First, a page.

A widely celebrated intellectual historian of twentieth-century Europe, Anson Rabinbach is one of the most important scholars of National Socialism working over the last forty years. This volume collects, for the first time, his pathbreaking work on Nazi culture, antifascism, and the after-effects of Nazism on postwar German and European culture. Historically detailed and theoretically sophisticated, his essays span the aesthetics of production, messianic and popular claims, the ethos that Nazism demanded of its adherents, the brilliant and sometimes successful efforts of antifascist intellectuals to counter Hitler’s rise, the most significant concepts to emerge out of the 1930s and 1940s for understanding European authoritarianism, the major controversies around Nazism that took place after the regime’s demise, the philosophical claims of postwar philosophers, sociologists and psychoanalysts—from Theodor Adorno to Hannah Arendt and from Alexander Kluge to Klaus Theweleit—and the role of Auschwitz in European history.
Table of Contents
“The Attraction of Fascism Itself”: Anson Rabinbach’s Writings on Nazism and its Opponents; Part I: Nazism; 1. Beauty of Labor: The Aesthetics of Production in the Third Reich (1976); Appendix: No Angel from Hell: The Collapse of the Speer Myth (2006); 2. Organized Mass Culture in the Third Reich: The Women of Kraft durch Freude (1986); 3. The Emotional Core of Fascism in its Most Virulent Psychic Manifestations: Introduction to Klaus Theweleit’s Male Fantasies (with Jessica Benjamin, 1989); 4. The Reader, the Popular Novel, and the Imperative to Participate: Public and Private Experience in the Third Reich (1991); 5. Nazi Culture: The Sacred, the Aesthetic, and the Popular (2005); 6. The Humanities in Nazi Germany (with Wolfgang Bialas, 2006); 7. The Temporary Alliance Between the Elite and the Mob (2013); Part II: Antifascism; 8. Antifascism (2006); 9. The Politicization of Wilhelm Reich (1973); 10. Staging Antifascism: The Brown Book of the Reichstag Fire and Hitler Terror (2008); 11. Freedom for Thälmann! The Comintern and the Campaign to Free Ernst Thälmann, 1933-39 (2016); 12. Unclaimed Heritage: Ernst Bloch's Heritage of Our Times and the Theory of Fascism (1977); 13. Man on Ice: The Persecution and Assassination of Otto Katz (2006); Part III: Aftermath; 14. Toward a Marxist Theory of Fascism and National Socialism (1974); 15. Eichmann in New York: The New York Intellectuals and the Arendt Controversy (2004); 16. The Frankfurt School and the “Jewish Question,” 1940-1970 (2013); 17. The Myth and Legacy of Alexander Mitscherlich (1995); 18. The Jewish Question in the German Question: On the Historikerstreit (1988); 19. “The Abyss that Opened up Before Us”: Auschwitz and Modernity (2003); Appendix: Claude Lanzmann’s Shoah and the Death Machine (1986); 20. Moments of Totalitarianism (2006); “Nazism was a unique modernist project”: Interview with Anson Rabinbach, December 2, 2019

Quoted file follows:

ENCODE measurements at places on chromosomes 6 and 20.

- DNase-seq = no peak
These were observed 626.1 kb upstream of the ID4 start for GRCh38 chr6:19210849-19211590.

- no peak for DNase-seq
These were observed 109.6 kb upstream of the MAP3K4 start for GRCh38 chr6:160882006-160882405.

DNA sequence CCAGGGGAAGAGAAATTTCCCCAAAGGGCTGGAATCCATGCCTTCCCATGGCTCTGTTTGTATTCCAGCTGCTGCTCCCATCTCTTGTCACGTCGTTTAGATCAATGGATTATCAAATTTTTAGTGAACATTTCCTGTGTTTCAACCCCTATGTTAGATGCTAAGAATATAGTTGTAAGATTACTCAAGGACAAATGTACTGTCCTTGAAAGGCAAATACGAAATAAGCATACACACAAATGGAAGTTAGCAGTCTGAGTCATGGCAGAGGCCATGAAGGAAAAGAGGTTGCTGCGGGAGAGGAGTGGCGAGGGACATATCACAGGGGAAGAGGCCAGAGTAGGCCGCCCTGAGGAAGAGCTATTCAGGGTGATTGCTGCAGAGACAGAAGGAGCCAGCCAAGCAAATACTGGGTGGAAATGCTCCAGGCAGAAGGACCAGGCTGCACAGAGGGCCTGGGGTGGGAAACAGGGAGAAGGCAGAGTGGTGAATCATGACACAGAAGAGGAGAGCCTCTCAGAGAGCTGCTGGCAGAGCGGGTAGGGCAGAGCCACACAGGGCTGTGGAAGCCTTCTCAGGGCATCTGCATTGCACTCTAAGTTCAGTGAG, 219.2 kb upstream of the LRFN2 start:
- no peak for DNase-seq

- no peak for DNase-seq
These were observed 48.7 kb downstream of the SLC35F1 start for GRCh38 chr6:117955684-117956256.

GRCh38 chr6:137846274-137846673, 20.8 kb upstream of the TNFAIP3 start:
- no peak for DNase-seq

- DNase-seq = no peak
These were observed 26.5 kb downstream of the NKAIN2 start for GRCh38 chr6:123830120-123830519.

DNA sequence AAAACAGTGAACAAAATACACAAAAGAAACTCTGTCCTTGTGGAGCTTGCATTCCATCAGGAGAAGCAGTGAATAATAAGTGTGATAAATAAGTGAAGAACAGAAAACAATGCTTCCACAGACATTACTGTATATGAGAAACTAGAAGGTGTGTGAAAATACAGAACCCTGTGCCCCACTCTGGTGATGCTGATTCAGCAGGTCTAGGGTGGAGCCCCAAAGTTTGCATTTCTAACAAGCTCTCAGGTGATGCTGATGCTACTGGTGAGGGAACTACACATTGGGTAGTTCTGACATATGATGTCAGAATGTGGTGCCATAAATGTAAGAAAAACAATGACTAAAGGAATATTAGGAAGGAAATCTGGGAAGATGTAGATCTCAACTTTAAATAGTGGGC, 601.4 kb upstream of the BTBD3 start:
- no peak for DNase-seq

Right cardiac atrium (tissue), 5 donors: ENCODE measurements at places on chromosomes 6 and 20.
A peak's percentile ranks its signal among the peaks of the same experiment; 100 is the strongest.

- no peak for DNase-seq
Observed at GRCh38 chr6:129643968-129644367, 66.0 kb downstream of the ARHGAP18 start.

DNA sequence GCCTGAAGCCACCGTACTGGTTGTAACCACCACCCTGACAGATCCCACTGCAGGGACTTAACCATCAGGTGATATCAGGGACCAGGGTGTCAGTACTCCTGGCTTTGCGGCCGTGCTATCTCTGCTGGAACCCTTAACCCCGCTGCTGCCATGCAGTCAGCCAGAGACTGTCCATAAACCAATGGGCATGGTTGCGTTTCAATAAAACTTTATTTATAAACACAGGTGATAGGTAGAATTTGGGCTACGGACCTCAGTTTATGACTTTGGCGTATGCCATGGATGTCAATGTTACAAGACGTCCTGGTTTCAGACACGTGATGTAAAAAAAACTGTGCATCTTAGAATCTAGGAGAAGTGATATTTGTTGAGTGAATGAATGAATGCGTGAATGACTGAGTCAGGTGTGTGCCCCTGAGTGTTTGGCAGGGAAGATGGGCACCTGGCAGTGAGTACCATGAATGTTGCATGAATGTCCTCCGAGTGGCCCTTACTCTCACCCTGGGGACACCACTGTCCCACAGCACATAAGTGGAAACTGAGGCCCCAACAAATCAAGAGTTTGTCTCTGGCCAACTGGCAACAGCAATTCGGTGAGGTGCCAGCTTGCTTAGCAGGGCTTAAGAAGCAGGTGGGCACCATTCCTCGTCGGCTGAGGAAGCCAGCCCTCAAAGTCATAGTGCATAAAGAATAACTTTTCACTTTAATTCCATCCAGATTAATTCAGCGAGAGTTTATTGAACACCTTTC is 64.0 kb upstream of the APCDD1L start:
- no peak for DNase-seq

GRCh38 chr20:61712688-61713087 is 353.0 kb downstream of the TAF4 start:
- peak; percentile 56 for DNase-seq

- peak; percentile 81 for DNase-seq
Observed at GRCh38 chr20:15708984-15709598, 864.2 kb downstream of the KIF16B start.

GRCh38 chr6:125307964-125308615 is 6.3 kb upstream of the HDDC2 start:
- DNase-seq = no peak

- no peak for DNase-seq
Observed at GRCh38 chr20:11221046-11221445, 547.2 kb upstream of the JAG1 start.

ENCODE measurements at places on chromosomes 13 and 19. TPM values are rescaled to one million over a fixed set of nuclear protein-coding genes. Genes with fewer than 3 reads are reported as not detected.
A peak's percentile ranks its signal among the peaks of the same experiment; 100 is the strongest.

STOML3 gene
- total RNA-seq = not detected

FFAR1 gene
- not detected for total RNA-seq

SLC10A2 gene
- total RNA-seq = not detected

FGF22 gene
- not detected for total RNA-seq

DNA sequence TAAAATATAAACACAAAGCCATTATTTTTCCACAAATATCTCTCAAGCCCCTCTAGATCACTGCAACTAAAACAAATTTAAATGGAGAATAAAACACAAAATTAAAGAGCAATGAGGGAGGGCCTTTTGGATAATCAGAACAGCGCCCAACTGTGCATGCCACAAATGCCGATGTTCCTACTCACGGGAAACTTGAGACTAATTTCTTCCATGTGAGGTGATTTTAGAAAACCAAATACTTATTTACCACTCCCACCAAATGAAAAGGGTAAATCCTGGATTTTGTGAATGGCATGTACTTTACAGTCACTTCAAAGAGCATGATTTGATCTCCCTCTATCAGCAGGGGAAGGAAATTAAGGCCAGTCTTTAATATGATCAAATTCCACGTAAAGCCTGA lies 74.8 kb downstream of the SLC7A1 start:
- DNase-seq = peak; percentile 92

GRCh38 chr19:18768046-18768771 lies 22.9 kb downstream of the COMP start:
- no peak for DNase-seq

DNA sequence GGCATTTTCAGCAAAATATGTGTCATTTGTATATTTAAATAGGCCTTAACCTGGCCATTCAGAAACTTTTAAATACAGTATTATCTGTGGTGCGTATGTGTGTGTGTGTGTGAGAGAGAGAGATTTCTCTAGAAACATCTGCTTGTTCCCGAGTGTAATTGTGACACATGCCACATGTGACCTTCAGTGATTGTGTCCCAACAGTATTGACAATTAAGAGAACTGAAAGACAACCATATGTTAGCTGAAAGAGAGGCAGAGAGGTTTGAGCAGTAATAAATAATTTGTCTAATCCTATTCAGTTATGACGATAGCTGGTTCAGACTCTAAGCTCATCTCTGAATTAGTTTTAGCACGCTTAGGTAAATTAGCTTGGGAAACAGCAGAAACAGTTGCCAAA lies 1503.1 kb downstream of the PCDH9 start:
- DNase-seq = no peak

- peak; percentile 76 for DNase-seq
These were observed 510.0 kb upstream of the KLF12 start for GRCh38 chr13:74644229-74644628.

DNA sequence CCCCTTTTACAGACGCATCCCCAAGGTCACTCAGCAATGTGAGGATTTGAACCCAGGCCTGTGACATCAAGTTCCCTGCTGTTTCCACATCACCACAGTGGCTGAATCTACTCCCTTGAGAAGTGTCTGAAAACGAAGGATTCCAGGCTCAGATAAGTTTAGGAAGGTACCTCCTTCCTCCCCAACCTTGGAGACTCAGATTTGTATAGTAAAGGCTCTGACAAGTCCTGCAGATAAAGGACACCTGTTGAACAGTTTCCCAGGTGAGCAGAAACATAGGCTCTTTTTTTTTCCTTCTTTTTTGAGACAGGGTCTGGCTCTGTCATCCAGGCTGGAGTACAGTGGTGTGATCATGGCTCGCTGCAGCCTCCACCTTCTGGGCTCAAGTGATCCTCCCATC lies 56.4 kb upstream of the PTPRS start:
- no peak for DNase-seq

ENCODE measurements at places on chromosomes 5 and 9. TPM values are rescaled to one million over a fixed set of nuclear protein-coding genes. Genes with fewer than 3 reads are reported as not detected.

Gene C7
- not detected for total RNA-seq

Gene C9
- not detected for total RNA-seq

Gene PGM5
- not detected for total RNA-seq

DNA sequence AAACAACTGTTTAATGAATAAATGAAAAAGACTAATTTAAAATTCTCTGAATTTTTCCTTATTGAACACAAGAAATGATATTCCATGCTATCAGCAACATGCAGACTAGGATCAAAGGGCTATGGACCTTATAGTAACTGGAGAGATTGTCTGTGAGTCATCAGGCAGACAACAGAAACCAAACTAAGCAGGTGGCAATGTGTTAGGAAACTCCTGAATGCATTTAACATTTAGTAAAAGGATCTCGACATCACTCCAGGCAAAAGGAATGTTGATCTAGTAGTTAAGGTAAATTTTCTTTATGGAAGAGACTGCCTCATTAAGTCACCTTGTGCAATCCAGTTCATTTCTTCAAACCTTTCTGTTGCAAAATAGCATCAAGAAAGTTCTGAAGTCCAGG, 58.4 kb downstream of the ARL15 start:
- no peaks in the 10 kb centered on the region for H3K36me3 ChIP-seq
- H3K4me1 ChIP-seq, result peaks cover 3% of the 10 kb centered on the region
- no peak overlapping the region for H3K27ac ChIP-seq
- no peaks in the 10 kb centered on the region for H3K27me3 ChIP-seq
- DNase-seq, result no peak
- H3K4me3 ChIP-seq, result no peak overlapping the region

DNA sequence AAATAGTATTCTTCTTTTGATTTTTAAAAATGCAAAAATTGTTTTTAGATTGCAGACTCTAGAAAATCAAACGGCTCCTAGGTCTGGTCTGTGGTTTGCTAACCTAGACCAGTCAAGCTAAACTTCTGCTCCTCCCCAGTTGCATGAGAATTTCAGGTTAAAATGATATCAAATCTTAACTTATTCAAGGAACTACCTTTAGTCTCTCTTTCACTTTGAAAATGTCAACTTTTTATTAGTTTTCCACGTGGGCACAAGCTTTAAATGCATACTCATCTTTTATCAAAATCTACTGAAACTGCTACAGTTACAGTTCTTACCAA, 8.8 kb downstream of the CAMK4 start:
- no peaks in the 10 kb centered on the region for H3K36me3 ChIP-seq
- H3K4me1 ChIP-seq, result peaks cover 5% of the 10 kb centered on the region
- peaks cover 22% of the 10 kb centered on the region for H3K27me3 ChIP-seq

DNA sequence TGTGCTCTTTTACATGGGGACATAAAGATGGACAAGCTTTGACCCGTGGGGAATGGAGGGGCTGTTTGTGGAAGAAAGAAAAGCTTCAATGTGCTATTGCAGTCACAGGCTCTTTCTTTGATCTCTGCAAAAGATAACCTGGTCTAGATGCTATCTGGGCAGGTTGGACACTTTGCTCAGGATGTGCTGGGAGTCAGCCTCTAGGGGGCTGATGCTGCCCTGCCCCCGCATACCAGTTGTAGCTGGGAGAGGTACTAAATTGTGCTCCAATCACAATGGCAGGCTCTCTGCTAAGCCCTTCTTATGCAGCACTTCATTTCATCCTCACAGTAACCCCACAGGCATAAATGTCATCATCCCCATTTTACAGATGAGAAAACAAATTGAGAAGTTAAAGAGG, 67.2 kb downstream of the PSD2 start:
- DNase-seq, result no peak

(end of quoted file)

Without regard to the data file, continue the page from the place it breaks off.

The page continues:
Anson Rabinbach is Philip and Beulah Robbins Professor of History Emeritus at Princeton University. He is the author of The Human Motor (1990), In the Shadow of Catastrophe (1997) and The Eclipse of the Utopias of Labor (2018), and co-editor of The Third Reich Sourcebook (2013). He is a founding editor of New German Critique.
Stefanos Geroulanos is Professor of History at New York University, a co-executive editor of the Journal of the History of Ideas, and the author of Transparency in Postwar France (2017) and The Human Body in the Age of Catastrophe (with Todd Meyers, 2018).
Dagmar Herzog is Distinguished Professor of History and Daniel Rose Faculty Scholar, Graduate Center, City University of New York, and the author of, among others, Sex after Fascism (2005), Cold War Freud (2017), and Unlearning Eugenics (2018).